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Office of Assessment of Teaching and Learning General Education

WSU’s Seven Learning Goals of the Baccalaureate

All bachelor’s degree requirements are rooted in the Seven Learning Goals, which identify core skills and knowledge that students should develop through their undergraduate studies: Critical and Creative Thinking; Quantitative Reasoning; Scientific Literacy; Information Literacy; Communication; Diversity; Depth, Breadth and Integration of Learning.

University Common Requirements (UCORE)

WSU’s general education, known as University Common Requirements (UCORE), is the centerpiece of the undergraduate curriculum supporting the Seven Learning Goals of the Baccalaureate. While the greater part of students’ courses of study is devoted to their major fields, the UCORE curriculum provides balance between the specialized focus of the major and the broader traditional objectives of higher education. UCORE offers a wide variety of elective choices and provides many individual pathways through the curriculum, including introductory, advanced, and integrative forms of learning.

UCORE is bookended by a required first-year course [ROOT] and a senior capstone experience [CAPS]. Foundational courses and inquiry-based learning in the disciplines are complemented by a diversity requirement that embraces both American and global issues. The structure includes coursework in contemporary issues, social sciences, humanities, creative or professional arts, quantitative reasoning, natural sciences, and diversity, as well as communication, computation, and human relations, to support achievement of WSU’s Seven Learning Goals. For more information, see UCORE course requirements.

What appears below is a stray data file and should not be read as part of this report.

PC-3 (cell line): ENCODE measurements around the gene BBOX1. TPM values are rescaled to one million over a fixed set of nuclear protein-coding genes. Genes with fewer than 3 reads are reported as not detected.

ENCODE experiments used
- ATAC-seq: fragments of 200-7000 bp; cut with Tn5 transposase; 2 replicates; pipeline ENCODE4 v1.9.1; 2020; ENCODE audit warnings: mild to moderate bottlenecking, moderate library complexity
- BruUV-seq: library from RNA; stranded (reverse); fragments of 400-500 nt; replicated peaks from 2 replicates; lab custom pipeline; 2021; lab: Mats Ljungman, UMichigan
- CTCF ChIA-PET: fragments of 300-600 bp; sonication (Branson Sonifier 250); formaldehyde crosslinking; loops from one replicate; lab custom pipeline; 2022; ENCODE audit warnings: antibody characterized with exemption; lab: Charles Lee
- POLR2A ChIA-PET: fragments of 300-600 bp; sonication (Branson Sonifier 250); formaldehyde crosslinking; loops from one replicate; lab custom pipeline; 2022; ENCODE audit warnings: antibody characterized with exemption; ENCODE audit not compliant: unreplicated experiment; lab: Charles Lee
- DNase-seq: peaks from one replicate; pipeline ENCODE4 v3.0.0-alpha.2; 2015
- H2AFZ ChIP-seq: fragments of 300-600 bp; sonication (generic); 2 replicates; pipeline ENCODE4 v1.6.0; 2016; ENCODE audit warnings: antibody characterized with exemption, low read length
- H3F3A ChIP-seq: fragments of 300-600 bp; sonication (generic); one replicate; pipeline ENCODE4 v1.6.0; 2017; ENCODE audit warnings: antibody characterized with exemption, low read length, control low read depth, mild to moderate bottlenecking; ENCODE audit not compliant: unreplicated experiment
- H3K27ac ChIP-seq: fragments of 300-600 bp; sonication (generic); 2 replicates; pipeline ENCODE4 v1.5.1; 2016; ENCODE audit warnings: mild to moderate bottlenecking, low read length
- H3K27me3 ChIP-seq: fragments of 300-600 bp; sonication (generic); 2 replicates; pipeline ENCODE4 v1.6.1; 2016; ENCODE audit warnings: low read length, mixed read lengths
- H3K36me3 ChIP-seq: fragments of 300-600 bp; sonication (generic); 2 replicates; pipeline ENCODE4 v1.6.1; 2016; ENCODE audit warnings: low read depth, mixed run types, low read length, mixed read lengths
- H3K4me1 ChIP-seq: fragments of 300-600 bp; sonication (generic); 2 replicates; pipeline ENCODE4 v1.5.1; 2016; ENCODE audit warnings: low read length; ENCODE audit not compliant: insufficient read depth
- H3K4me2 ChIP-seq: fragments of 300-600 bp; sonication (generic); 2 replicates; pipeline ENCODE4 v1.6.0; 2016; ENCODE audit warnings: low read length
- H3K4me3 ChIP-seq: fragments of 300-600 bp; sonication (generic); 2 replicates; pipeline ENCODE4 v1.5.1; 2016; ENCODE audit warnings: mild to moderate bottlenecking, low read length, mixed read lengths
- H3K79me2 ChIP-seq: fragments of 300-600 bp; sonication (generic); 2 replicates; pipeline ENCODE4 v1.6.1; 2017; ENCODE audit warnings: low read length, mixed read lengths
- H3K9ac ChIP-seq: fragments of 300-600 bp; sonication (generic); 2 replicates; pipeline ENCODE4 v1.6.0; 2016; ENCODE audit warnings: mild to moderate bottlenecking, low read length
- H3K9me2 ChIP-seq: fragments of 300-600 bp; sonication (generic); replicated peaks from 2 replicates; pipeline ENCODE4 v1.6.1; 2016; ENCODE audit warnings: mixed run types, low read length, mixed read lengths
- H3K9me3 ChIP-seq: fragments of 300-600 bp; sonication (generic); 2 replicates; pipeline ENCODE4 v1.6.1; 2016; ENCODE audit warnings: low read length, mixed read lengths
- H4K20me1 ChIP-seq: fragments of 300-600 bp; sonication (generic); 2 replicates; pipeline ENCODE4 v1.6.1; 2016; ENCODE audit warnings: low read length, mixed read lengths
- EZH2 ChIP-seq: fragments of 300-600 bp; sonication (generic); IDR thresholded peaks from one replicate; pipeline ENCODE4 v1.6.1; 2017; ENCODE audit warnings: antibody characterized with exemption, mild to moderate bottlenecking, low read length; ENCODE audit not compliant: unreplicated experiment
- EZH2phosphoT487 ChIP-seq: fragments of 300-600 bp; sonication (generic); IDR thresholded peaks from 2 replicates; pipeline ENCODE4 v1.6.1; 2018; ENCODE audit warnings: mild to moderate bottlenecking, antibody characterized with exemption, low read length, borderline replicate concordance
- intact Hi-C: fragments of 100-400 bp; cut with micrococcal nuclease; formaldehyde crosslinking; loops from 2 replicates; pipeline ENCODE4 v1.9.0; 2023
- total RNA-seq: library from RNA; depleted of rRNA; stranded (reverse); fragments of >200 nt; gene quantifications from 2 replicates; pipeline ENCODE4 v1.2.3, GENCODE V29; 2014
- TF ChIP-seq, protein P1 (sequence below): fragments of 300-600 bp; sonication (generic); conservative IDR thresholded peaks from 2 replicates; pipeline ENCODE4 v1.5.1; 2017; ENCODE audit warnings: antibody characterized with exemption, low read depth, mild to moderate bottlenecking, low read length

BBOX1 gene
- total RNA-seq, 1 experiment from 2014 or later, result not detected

UCORE Assessment

UCORE Assessment is intended to help faculty, departments, and university leadership determine to what extent undergraduates are achieving WSU’s Seven Learning Goals. The UCORE Assessment website is guided by the National Institute of Learning Outcomes Assessment (NILOA) Transparency Framework, which seeks to make evidence of student accomplishment readily accessible and potentially useful and meaningful to various audiences.

UCORE Assessment is a collaborative process that includes faculty, students, staff, administrators, and others. Faculty participate on UCORE’s subcommittee for assessment and also contribute to assessment of key programs and courses. The Office of Assessment of Teaching and Learning (ATL) supports UCORE assessment, by managing specific assessment-related initiatives, and works with university leadership to develop policies and infrastructure to sustain assessment and meet standards for university accreditation.

 

Washington State University